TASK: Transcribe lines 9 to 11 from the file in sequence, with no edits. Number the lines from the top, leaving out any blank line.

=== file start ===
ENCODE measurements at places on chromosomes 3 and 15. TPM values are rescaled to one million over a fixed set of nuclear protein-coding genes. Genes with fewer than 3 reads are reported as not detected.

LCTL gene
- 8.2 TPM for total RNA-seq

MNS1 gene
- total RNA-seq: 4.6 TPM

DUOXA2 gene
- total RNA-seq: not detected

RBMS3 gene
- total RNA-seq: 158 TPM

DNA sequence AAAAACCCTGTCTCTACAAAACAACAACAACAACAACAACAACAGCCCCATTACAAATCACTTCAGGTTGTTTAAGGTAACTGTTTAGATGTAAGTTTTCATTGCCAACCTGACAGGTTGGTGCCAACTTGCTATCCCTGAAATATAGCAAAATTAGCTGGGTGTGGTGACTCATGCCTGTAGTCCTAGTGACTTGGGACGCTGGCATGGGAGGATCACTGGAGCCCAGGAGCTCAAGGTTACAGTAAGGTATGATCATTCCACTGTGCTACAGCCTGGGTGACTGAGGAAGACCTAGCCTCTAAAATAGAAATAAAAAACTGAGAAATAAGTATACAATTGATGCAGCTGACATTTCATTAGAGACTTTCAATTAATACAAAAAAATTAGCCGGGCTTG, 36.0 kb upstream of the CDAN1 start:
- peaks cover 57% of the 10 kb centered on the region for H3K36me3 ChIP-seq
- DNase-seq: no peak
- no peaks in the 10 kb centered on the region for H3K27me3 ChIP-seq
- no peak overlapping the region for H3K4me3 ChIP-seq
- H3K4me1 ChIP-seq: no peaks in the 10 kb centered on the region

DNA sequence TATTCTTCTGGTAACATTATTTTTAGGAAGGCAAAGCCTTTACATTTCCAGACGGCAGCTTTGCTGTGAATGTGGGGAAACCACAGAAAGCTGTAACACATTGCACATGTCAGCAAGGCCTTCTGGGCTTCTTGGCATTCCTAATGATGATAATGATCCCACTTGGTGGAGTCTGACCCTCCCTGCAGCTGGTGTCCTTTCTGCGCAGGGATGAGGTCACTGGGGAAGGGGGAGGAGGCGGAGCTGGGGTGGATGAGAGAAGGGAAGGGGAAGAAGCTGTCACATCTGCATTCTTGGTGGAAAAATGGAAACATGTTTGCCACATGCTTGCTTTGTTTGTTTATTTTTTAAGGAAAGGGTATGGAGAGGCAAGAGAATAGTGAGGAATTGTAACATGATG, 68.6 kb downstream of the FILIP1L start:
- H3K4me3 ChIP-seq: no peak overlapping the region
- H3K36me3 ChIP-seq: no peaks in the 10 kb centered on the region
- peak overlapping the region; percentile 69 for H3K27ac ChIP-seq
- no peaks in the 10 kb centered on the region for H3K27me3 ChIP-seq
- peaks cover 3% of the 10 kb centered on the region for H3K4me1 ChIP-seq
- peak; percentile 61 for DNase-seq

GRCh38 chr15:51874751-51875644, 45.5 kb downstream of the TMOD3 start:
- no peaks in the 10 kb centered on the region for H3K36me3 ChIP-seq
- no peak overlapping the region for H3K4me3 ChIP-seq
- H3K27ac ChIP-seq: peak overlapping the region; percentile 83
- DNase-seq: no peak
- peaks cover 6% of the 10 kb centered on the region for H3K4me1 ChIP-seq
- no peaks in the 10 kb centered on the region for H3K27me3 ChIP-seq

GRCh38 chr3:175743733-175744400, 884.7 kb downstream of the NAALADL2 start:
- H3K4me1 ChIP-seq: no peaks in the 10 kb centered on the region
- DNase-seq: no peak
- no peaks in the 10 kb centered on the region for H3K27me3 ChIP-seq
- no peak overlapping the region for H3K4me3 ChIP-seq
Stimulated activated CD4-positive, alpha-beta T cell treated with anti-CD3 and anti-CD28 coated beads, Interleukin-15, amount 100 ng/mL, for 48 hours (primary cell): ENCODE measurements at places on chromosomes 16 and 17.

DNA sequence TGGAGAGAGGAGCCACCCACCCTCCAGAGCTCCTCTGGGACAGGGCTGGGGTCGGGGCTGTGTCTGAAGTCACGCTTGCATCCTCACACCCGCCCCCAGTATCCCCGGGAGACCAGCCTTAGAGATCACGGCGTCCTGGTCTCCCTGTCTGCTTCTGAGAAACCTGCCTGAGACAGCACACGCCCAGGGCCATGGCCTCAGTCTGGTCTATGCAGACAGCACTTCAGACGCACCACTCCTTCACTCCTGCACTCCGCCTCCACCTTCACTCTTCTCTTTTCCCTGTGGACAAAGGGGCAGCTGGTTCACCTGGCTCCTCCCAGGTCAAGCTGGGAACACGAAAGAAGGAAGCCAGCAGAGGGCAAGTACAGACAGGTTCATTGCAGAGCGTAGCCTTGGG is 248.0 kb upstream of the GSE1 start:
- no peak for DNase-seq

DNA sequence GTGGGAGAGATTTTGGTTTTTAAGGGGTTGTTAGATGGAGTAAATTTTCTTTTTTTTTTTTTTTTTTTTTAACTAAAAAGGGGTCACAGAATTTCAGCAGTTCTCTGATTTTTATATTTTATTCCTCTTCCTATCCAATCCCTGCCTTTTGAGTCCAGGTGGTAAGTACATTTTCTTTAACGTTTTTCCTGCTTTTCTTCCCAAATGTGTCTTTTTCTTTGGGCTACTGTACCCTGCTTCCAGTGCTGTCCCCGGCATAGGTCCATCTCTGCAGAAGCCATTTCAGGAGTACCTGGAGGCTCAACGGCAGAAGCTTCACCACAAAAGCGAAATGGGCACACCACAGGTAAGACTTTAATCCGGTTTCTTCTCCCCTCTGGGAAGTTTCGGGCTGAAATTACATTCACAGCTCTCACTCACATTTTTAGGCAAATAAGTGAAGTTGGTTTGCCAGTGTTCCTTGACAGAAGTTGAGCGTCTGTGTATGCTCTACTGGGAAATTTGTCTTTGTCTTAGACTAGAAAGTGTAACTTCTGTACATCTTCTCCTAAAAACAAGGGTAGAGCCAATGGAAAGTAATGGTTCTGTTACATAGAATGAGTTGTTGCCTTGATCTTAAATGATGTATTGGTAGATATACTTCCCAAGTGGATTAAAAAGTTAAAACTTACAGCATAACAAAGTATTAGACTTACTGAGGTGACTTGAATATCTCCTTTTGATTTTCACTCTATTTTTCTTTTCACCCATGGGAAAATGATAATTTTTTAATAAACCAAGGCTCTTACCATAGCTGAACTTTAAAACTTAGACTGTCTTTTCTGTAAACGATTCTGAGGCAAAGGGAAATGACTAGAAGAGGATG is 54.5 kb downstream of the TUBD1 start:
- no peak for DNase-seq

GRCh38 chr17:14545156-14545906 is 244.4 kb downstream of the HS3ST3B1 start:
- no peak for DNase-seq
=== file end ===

- total RNA-seq: 158 TPM

DNA sequence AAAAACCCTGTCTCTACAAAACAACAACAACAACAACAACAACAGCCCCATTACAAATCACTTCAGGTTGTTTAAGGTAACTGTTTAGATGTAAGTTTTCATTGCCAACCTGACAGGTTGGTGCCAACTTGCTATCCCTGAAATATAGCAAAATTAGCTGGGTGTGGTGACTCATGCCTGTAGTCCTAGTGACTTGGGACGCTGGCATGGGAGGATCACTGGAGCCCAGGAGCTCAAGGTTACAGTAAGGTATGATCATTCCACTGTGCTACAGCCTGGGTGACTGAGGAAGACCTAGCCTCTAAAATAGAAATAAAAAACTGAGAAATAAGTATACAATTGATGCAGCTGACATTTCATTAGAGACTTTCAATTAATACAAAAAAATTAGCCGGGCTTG, 36.0 kb upstream of the CDAN1 start:
- peaks cover 57% of the 10 kb centered on the region for H3K36me3 ChIP-seq